Nationalism and "The State" in Interwar Political Thought: Carl Schmitt and Eric Voegelin

Pedro T. Magalhães

Research output: Conference materialsAbstractpeer-review


This paper analyses the role played by the concept of nation in the interwar writings of Carl Schmitt (1888–1985) and Eric Voegelin (1901–1985). Combining the tools of intellectual history with morphological ideological analysis, it contends that, although these conservative thinkers were drawn to the anti-progressive plasticity of nationalist ideas, the centre of their political and theoretical horizons in that period is occupied by the idea of “the state”. Such a fixation on a monistic conception of the state, in turn, lead them to neglect its disruptive potential as a modern apparatus of rule capable of instilling radical change, and to embrace the political solutions put forward by the emerging authoritarian “strongmen” on the right. Each in their own way, and against their specific intellectual and political backgrounds, the two authors tested the porous borders between conservatism, nationalism, and fascism—a topic whose scholarly and political relevance is far from being exhausted.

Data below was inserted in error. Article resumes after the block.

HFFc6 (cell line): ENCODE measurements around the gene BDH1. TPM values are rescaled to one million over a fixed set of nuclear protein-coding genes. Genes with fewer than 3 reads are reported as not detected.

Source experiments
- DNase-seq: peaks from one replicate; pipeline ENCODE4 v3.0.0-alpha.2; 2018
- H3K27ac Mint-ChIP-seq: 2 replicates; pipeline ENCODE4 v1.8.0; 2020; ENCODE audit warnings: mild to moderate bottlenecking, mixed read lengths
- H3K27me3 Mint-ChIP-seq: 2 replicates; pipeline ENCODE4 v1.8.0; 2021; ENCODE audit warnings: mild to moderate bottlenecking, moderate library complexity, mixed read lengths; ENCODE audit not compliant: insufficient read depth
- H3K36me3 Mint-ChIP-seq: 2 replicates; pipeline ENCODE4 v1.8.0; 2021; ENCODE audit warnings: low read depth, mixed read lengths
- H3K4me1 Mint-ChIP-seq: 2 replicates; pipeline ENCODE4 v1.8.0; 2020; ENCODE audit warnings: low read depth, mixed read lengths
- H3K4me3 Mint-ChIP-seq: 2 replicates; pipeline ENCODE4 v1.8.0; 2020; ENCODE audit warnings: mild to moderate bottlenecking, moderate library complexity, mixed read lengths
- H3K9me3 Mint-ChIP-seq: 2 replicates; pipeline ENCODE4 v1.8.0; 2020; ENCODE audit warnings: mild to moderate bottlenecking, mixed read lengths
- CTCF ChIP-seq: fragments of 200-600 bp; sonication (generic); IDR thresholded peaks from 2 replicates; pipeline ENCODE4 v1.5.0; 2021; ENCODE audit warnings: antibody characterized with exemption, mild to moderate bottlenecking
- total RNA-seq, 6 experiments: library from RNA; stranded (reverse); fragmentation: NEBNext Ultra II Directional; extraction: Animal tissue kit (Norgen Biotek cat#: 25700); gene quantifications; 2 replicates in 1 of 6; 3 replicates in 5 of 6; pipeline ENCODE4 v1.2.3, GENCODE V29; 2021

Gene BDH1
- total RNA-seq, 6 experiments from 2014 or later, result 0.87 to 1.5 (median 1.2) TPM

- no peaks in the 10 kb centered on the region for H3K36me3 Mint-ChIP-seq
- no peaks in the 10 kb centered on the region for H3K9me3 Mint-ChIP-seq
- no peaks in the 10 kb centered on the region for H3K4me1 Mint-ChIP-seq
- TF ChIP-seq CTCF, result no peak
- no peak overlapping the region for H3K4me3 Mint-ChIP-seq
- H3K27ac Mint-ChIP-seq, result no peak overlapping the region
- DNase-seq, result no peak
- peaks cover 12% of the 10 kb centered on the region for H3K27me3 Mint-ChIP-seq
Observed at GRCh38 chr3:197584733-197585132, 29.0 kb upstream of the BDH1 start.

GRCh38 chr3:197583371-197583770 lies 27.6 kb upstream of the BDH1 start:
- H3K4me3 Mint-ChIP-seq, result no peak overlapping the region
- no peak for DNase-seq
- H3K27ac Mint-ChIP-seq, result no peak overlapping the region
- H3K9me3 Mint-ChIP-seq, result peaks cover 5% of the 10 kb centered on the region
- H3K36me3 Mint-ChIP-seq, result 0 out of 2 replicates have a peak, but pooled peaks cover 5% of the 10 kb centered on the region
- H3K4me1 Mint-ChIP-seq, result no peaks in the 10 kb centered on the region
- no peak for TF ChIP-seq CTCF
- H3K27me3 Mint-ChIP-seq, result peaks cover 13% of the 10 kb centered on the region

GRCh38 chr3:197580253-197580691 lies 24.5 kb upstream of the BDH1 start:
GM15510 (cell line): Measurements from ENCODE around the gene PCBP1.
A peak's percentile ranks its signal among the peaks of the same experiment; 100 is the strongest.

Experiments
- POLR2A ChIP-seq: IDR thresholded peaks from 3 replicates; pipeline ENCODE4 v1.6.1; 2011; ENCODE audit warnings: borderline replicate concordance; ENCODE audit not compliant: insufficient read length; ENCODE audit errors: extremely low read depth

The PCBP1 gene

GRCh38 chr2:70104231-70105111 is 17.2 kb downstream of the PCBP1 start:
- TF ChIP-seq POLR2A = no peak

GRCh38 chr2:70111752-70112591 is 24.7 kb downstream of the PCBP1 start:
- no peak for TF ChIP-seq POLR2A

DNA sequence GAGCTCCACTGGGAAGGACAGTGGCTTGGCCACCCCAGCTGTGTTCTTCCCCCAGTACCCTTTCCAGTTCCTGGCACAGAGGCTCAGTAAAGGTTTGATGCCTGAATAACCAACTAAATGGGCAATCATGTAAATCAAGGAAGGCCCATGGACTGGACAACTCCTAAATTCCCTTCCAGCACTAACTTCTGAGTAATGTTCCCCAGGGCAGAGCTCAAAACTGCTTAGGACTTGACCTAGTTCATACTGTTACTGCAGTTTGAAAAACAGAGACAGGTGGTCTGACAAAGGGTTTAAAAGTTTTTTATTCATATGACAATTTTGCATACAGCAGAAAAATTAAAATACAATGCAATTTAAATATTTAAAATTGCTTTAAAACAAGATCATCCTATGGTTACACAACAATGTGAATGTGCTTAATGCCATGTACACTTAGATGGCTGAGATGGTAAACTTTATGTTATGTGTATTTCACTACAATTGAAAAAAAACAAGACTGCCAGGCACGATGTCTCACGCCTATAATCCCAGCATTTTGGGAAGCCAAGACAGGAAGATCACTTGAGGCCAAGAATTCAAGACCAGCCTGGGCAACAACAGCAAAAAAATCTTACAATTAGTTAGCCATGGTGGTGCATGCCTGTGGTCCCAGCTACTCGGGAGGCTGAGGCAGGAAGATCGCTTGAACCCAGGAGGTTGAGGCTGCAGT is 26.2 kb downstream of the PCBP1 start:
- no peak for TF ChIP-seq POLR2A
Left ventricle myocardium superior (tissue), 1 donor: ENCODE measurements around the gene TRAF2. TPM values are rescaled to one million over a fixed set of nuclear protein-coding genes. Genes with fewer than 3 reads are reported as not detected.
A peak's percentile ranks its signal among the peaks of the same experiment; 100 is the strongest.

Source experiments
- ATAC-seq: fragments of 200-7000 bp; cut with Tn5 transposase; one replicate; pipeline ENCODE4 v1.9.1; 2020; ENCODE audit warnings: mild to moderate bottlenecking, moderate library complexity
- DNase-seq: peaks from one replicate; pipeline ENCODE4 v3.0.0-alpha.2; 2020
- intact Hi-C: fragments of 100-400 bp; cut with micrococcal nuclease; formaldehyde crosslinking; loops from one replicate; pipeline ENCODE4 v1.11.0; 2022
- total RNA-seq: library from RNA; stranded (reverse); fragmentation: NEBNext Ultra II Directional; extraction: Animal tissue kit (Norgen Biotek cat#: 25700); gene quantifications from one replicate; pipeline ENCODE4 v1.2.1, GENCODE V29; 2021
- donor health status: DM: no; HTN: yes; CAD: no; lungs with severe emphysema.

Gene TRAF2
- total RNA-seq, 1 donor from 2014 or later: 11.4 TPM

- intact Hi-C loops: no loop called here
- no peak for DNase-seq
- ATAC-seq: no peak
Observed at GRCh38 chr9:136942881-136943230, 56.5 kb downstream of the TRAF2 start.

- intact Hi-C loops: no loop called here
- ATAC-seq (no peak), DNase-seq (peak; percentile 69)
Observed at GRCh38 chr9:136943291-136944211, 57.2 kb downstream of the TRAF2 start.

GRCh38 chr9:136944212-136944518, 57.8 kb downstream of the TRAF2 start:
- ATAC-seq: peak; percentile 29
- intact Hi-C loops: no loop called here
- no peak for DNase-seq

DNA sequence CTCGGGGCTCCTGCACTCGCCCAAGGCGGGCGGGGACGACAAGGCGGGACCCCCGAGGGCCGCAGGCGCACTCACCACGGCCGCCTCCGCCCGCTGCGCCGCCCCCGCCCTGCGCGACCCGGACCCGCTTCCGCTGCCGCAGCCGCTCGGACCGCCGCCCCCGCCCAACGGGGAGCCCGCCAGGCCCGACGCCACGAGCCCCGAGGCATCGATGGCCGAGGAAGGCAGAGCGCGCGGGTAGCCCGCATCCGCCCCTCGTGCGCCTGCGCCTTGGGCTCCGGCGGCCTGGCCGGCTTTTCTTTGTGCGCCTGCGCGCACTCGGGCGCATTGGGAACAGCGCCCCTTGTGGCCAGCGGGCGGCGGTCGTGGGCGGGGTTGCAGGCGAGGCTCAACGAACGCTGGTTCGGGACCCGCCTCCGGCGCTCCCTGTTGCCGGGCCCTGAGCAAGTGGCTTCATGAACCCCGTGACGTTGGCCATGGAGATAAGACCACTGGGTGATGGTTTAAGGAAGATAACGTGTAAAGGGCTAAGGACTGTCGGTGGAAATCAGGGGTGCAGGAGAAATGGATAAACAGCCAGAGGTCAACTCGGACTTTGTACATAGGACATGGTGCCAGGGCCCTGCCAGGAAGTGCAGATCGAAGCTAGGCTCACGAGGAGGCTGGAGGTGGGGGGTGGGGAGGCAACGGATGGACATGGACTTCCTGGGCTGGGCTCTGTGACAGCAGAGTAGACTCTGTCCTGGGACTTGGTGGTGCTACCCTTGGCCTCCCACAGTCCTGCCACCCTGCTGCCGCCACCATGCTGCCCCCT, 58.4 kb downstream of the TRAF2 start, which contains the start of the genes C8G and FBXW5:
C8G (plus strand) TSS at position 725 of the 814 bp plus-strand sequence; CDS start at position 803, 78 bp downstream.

Original languageEnglish
Number of pages1
Publication statusPublished - 2021
MoE publication typeNot Eligible
EventIPSA World Congress - Virtual
Duration: 10 Jul 202115 Jul 2021


ConferenceIPSA World Congress
Internet address

Fields of Science

  • 5171 Political Science

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